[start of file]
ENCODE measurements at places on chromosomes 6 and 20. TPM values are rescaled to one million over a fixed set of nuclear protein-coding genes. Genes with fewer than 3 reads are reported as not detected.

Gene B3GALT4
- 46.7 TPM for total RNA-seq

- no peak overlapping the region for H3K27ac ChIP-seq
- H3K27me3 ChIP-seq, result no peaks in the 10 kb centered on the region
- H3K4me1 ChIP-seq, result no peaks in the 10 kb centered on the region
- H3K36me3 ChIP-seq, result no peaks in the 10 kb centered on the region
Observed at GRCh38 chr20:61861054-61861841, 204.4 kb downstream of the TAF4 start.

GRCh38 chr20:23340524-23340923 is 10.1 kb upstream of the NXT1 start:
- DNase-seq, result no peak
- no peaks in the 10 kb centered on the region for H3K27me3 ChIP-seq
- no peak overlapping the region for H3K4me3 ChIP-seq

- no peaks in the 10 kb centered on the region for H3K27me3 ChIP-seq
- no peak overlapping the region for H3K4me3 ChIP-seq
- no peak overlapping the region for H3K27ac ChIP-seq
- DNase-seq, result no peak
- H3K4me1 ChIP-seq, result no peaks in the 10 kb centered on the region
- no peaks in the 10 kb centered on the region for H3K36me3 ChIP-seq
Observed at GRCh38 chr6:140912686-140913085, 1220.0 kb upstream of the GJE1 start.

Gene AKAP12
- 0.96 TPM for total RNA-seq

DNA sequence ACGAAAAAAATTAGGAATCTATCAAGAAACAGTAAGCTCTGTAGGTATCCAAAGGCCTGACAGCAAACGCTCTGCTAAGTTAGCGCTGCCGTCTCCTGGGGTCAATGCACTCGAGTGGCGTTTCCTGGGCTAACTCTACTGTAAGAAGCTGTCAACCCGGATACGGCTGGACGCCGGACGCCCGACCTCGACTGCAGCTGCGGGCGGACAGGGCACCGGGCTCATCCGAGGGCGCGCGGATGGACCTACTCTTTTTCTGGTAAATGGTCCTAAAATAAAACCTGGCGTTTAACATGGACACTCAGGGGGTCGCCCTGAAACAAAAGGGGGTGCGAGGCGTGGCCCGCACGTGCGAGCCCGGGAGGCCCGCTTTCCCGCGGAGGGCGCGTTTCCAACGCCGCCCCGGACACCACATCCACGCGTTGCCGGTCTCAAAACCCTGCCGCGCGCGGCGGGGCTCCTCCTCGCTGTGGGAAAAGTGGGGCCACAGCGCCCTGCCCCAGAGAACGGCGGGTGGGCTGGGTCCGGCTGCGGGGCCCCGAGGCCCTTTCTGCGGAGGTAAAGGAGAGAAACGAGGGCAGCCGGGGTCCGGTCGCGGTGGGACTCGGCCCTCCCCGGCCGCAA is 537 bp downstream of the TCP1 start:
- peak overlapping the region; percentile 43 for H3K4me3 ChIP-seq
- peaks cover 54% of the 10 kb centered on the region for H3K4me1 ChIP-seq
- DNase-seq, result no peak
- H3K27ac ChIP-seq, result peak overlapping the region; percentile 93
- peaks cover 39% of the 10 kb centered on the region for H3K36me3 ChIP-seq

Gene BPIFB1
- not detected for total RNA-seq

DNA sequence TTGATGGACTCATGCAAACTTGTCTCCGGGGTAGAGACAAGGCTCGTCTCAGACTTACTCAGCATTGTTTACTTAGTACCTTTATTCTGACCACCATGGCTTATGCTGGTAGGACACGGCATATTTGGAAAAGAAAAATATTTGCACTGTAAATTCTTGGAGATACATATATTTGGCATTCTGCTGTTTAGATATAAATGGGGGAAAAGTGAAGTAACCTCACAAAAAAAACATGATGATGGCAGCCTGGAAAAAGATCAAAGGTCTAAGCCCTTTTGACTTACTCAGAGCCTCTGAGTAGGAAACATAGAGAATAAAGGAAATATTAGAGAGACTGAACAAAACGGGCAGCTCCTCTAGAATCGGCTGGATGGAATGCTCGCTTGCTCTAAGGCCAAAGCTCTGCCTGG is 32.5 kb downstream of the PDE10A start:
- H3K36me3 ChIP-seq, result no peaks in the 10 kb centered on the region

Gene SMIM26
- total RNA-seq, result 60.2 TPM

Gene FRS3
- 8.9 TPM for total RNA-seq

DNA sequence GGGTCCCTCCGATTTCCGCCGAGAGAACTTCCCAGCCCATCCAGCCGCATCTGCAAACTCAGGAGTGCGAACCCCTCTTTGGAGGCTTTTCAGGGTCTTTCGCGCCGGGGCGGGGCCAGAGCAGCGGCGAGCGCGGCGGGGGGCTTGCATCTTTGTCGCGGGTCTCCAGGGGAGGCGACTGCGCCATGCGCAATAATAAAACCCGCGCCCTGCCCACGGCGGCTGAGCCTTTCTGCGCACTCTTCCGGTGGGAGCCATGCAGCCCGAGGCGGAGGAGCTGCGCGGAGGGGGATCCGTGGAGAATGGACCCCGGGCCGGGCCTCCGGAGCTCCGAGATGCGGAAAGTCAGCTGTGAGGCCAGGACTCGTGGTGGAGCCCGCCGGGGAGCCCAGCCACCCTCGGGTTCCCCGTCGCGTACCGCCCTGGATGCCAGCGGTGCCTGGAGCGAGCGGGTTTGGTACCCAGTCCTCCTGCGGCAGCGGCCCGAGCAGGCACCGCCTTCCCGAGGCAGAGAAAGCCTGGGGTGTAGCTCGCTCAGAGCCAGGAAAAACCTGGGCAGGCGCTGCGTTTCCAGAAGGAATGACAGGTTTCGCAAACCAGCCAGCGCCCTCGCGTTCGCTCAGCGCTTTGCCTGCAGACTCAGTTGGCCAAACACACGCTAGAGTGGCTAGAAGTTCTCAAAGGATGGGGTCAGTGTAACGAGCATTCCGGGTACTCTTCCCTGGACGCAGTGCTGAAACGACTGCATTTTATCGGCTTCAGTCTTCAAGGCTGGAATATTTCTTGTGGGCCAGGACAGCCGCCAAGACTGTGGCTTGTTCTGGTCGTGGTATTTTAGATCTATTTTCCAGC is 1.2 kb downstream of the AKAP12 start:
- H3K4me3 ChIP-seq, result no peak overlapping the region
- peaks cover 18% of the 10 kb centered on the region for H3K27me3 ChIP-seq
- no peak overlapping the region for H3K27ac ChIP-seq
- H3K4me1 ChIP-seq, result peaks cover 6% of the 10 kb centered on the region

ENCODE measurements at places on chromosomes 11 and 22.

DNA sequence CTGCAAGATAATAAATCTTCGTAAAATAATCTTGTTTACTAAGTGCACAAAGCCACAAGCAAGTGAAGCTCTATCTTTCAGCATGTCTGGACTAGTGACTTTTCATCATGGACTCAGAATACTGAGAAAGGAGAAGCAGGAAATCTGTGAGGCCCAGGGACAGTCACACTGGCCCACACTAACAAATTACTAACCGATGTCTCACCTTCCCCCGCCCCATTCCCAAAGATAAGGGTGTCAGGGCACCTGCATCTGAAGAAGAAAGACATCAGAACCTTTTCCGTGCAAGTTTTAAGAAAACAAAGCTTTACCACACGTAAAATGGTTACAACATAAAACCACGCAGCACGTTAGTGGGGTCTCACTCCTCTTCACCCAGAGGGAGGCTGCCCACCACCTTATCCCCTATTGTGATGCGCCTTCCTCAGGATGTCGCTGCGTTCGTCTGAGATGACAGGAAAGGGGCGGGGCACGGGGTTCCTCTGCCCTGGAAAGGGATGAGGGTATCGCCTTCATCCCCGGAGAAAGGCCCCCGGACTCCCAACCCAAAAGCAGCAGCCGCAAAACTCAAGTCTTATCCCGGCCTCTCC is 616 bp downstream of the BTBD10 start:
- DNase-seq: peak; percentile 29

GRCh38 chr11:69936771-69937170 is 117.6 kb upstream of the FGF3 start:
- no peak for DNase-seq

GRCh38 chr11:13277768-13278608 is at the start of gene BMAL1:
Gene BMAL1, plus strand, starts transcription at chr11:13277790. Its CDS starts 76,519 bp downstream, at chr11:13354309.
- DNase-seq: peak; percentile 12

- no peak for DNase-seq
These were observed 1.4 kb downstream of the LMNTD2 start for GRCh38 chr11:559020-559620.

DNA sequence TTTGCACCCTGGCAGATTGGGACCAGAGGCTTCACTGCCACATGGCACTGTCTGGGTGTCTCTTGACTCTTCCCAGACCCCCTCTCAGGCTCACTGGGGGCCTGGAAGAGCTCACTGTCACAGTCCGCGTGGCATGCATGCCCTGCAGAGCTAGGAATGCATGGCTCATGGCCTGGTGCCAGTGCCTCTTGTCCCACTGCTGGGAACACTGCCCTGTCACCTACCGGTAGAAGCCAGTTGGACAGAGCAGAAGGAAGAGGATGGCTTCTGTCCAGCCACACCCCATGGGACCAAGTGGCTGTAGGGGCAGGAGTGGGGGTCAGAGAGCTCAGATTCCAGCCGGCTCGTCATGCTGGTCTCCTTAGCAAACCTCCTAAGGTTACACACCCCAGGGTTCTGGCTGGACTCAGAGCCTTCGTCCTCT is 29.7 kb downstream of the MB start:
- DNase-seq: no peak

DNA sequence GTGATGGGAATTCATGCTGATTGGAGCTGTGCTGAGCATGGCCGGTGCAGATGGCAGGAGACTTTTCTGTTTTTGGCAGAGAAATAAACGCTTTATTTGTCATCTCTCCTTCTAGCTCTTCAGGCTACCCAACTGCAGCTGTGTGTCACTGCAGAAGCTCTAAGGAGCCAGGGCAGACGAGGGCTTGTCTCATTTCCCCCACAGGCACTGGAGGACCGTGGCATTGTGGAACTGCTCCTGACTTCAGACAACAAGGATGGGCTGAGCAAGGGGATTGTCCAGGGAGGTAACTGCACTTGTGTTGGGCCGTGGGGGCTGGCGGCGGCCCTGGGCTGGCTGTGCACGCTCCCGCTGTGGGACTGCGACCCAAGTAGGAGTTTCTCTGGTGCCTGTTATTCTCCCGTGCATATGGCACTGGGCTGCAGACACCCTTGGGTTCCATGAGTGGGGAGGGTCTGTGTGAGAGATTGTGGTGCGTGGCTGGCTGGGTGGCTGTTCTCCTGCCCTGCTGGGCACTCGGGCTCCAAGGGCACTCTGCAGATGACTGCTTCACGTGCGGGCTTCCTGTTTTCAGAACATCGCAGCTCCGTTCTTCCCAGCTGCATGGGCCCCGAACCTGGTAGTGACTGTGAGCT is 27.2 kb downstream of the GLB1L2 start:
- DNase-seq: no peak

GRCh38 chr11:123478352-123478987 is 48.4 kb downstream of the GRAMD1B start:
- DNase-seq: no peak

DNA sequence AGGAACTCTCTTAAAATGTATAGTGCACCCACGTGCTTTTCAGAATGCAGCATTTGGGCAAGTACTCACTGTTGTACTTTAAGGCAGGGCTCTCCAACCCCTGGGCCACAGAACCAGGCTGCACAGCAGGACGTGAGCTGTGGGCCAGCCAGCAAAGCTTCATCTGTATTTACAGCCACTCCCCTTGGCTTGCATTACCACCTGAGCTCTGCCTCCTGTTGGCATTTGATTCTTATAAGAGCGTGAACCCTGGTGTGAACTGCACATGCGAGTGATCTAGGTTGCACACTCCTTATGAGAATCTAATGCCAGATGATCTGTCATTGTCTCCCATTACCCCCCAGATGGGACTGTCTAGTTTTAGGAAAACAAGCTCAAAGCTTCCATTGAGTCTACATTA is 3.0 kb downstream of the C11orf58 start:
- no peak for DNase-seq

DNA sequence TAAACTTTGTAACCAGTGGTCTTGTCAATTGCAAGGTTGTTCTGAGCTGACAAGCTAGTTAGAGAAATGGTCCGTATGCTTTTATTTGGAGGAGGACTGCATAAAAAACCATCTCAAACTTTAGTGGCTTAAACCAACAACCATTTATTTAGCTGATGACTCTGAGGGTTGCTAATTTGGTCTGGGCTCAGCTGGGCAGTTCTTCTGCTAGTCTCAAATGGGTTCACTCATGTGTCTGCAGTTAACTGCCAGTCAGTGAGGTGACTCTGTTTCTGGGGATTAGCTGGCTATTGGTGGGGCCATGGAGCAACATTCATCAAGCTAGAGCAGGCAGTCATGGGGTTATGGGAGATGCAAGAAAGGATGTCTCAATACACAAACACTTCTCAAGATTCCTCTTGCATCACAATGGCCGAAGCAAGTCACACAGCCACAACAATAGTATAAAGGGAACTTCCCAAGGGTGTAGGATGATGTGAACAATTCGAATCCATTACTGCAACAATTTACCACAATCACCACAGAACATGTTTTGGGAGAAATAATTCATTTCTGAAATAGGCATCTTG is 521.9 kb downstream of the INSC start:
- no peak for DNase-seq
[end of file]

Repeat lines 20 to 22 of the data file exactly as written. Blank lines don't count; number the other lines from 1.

Gene AKAP12
- 0.96 TPM for total RNA-seq

DNA sequence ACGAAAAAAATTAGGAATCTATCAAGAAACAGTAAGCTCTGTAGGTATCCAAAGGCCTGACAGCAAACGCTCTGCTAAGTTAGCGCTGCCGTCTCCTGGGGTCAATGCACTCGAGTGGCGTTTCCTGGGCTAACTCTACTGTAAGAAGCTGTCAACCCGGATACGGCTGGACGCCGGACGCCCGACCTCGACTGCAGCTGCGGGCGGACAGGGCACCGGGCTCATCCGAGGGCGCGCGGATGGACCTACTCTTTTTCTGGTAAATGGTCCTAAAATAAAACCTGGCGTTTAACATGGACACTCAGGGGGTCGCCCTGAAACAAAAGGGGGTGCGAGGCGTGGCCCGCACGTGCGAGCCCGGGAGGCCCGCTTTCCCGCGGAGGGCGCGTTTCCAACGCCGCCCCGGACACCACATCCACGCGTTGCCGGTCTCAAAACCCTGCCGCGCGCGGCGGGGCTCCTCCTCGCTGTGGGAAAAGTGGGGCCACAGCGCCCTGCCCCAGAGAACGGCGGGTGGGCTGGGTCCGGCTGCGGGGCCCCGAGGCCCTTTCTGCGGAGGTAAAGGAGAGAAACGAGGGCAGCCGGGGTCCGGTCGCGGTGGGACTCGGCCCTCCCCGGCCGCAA is 537 bp downstream of the TCP1 start: